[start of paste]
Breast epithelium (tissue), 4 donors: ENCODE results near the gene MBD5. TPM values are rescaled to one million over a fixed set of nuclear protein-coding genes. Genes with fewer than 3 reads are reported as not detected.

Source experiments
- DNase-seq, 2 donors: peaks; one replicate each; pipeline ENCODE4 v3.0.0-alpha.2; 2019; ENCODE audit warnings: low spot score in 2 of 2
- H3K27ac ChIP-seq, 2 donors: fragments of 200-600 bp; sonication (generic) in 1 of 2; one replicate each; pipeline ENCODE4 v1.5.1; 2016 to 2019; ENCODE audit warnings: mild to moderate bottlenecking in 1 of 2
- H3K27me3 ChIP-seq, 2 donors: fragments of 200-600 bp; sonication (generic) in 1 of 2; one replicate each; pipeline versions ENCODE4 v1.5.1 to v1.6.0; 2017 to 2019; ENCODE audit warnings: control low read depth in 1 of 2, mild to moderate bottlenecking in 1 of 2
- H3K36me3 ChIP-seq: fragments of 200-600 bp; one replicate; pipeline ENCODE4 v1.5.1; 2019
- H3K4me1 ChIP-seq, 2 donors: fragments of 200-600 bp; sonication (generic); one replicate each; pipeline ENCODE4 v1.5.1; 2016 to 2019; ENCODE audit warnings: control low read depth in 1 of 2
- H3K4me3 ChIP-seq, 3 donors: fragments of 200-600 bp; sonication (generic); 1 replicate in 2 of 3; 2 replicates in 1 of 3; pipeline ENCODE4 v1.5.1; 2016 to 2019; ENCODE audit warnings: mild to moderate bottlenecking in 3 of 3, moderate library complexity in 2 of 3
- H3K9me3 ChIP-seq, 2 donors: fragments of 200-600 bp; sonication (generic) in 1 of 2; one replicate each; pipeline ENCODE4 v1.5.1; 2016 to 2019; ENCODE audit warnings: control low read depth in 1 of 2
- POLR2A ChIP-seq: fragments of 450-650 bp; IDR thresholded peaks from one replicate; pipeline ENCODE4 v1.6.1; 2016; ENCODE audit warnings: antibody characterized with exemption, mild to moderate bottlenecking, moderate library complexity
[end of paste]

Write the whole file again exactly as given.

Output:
Breast epithelium (tissue), 4 donors: ENCODE results near the gene MBD5. TPM values are rescaled to one million over a fixed set of nuclear protein-coding genes. Genes with fewer than 3 reads are reported as not detected.

Source experiments
- DNase-seq, 2 donors: peaks; one replicate each; pipeline ENCODE4 v3.0.0-alpha.2; 2019; ENCODE audit warnings: low spot score in 2 of 2
- H3K27ac ChIP-seq, 2 donors: fragments of 200-600 bp; sonication (generic) in 1 of 2; one replicate each; pipeline ENCODE4 v1.5.1; 2016 to 2019; ENCODE audit warnings: mild to moderate bottlenecking in 1 of 2
- H3K27me3 ChIP-seq, 2 donors: fragments of 200-600 bp; sonication (generic) in 1 of 2; one replicate each; pipeline versions ENCODE4 v1.5.1 to v1.6.0; 2017 to 2019; ENCODE audit warnings: control low read depth in 1 of 2, mild to moderate bottlenecking in 1 of 2
- H3K36me3 ChIP-seq: fragments of 200-600 bp; one replicate; pipeline ENCODE4 v1.5.1; 2019
- H3K4me1 ChIP-seq, 2 donors: fragments of 200-600 bp; sonication (generic); one replicate each; pipeline ENCODE4 v1.5.1; 2016 to 2019; ENCODE audit warnings: control low read depth in 1 of 2
- H3K4me3 ChIP-seq, 3 donors: fragments of 200-600 bp; sonication (generic); 1 replicate in 2 of 3; 2 replicates in 1 of 3; pipeline ENCODE4 v1.5.1; 2016 to 2019; ENCODE audit warnings: mild to moderate bottlenecking in 3 of 3, moderate library complexity in 2 of 3
- H3K9me3 ChIP-seq, 2 donors: fragments of 200-600 bp; sonication (generic) in 1 of 2; one replicate each; pipeline ENCODE4 v1.5.1; 2016 to 2019; ENCODE audit warnings: control low read depth in 1 of 2
- POLR2A ChIP-seq: fragments of 450-650 bp; IDR thresholded peaks from one replicate; pipeline ENCODE4 v1.6.1; 2016; ENCODE audit warnings: antibody characterized with exemption, mild to moderate bottlenecking, moderate library complexity